At the beginning there is this solo percussion line, I don’t know what it was played on, but I sort of thought of that as the crust the rest of the pie sits on. Am I being too literal there?

I requested spoons on plates, so that percussion line should hopefully be a metal spoon on a ceramic plate. It could be the crust for you. If it's the crust, that's great. [Laughs]

I know you are really interested exploring colors when writing for voice, and a lot of your larger-scale works are for choral ensembles. When you write for orchestra, do you think about writing for an instrumental ensemble in much the same way?

I don't intentionally try to write in a vocal way, but I think it's always there. Especially I think [you might hear] choral textures, big blocks of choral sound. I especially love the Russian choir sound that really favors the low voices, and then there's this wide spacing throughout that creates the most resonance. I think it's always in there.

Tonight you’ll be at an orchestra gala. Tuesday you’ll be at a basketball arena with Kanye West as part of the Saint Pablo tour. Pretty soon after that you’ll be performing with contemporary classical ensembles in more intimate settings. Those are very different concert experiences.

Radically different.

We’re at a time I think where some of the walls that have divided these different worlds are coming down, and I know some people would say they don’t see any difference between these because “music is music.” How do you think about this? Do you feel like they feed different sides of you as a musician and composer?

I feel very fortunate and lucky to go between these different worlds. I'm not an evangelist who says, “Oh, they're all the same.” They're quite different. Today is very different from what Tuesday will be, which is when I walk into a room with 10,000 people who just want to hear this other thing [laughs]. But I learn a lot from each one. That's partly why I'm doing the Kanye tour because I learn about this other experience, this other kind of music and other kind of sharing with an audience. But there aren't walls between these things because there hopefully aren't walls between these people, people who like one kind of music versus another kind of music. Yes, the music is different, but hopefully we haven't put walls between each other.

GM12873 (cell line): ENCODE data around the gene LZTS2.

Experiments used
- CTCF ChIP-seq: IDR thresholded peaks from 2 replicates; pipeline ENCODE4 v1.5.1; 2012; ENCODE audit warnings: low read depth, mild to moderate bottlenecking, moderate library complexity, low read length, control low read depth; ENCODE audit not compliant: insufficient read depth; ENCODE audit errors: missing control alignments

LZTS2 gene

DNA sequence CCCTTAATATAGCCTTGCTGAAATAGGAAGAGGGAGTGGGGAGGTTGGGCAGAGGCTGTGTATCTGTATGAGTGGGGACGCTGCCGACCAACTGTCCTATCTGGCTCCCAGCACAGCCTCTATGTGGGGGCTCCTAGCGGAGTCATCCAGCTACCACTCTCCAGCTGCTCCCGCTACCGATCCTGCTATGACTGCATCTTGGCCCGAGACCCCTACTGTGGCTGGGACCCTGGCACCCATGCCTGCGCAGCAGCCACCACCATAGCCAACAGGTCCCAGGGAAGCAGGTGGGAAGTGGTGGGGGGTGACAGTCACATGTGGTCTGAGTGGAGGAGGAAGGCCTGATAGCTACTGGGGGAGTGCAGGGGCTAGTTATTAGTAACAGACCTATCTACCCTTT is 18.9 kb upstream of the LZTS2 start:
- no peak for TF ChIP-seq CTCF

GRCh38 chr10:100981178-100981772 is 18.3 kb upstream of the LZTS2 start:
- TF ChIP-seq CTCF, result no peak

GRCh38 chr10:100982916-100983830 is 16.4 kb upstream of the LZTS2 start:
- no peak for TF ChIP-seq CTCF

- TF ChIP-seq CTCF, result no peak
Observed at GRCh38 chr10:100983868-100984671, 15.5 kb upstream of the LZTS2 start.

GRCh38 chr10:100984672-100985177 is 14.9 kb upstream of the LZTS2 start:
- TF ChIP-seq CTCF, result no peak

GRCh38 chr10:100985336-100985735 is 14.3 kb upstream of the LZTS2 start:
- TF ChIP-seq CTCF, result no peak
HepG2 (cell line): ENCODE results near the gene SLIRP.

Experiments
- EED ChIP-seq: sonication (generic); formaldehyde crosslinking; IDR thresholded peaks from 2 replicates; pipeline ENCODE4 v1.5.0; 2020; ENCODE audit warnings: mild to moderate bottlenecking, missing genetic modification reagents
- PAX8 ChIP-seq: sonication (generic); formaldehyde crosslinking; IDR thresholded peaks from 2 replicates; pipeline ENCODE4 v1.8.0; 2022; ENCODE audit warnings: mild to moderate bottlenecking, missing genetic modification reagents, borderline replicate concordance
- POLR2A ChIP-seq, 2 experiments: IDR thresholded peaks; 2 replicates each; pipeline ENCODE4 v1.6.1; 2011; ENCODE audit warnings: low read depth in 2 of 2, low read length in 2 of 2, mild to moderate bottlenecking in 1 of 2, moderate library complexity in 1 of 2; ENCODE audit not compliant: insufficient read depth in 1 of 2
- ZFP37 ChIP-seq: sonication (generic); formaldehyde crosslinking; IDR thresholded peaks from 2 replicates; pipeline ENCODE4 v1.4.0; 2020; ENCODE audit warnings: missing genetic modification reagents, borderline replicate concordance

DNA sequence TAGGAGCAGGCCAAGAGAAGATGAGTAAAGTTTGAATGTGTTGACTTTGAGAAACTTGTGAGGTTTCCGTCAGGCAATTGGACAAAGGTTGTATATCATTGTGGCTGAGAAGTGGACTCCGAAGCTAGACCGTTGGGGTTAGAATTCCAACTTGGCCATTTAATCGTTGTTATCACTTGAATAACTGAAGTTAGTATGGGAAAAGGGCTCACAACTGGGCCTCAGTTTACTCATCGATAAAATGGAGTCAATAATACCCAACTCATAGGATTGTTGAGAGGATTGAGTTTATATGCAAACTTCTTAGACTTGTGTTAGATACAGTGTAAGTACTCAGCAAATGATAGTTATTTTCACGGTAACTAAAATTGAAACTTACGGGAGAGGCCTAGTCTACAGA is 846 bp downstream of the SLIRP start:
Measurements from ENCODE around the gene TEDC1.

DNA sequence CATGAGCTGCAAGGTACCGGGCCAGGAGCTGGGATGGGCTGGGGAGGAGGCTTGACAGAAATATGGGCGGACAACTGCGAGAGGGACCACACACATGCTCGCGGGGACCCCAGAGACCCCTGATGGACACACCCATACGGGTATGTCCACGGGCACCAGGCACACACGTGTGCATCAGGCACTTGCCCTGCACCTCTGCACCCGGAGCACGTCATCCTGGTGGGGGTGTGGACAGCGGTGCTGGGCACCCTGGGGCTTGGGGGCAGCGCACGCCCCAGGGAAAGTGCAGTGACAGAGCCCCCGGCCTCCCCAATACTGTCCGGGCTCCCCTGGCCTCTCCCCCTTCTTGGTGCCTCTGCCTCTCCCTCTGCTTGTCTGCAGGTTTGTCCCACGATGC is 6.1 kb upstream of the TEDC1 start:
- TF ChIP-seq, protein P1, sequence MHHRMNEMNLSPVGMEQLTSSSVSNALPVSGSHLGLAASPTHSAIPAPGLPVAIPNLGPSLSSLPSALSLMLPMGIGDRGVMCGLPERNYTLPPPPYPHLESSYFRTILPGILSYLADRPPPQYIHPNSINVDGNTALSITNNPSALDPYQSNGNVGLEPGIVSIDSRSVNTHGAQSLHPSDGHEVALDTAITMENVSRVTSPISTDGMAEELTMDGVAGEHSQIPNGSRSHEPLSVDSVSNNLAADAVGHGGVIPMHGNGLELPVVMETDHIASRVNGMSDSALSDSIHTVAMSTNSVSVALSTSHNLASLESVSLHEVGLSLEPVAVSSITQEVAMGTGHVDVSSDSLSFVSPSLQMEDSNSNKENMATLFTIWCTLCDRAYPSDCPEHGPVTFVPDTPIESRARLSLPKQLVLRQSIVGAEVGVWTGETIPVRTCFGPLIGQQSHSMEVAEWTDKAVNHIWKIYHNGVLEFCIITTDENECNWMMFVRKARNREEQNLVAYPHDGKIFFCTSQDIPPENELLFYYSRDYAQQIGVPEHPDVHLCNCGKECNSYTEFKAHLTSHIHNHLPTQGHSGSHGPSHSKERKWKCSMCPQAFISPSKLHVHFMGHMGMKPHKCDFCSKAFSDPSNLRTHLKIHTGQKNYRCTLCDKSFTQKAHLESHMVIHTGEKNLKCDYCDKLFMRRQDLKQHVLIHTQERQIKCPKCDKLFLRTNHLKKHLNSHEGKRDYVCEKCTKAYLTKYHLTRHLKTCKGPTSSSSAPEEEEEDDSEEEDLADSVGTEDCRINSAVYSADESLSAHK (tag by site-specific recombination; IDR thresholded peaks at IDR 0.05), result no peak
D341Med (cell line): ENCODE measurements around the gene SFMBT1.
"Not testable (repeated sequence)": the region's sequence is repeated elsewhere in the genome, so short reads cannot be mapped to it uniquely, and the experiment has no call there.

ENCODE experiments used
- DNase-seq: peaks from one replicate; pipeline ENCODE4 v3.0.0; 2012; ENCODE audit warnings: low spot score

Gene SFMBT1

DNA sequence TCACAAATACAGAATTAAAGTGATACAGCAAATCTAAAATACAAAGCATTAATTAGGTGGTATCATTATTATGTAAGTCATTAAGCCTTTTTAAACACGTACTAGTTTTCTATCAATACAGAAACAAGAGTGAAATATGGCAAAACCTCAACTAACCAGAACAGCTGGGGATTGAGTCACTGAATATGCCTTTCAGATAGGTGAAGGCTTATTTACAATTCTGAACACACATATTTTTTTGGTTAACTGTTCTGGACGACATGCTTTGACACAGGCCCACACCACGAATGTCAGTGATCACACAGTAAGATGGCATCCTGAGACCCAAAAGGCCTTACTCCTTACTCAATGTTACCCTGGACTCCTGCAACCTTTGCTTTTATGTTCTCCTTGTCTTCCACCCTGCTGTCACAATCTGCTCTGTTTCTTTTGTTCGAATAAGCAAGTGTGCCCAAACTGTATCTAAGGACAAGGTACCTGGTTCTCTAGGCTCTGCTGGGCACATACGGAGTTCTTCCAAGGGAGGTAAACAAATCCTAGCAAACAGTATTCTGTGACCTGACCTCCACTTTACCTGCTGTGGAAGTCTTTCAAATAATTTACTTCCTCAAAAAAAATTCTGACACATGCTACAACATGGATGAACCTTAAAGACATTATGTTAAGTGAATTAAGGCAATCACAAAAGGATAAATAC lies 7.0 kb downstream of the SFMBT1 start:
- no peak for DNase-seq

You seem like someone who has a lot of different musical appetites. If I look just at the work you’ve done with Roomful of Teeth, you are exploring vocal styles from traditional classical bel canto to Tuvan throat singing and yodeling and finding a way to incorporate them all into what you do.

I think the curiosity and incorporation of the different vocal styles definitely came from being a part of Roomful of Teeth and that project. I am just fascinated endlessly by the way the human voice works. The way this simple weird cavity that we all have creates this entire different worlds of sound and communication, and just the complexities of that. Even in just the way that we speak together, there is a complexity of the overtones that we're creating that are just mind boggling. The way humans use their voice to sing and express things. There's no other technology there. No wood or strings or metal. It's just the human body. I'm very lucky to get to write for it.

You are a very humble person and are also very humble when talking in interviews about being the youngest ever winner of the Pulitzer Prize in Music. However, has getting that validation given you a certain amount of confidence to go try all these things in traditional or nontraditional areas for a composer and not worry what some people might think?

Yeah, I still worry about what they think. I think it's important what other people think, and I listen to criticism and take it very seriously and assess it. But I definitely have a lot more confidence in doing things that I wouldn't otherwise have, and I know that I'm very fortunate to come to different projects with a certain amount of credibility that I think the Pulitzer does give.